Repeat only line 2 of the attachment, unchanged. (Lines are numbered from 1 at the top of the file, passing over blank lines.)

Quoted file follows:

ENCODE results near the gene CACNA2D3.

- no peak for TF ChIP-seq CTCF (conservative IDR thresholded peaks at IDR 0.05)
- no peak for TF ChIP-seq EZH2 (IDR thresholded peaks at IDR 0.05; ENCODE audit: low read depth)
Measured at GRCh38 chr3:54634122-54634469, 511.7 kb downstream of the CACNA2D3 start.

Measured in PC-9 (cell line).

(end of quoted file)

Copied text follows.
- no peak for TF ChIP-seq CTCF (conservative IDR thresholded peaks at IDR 0.05)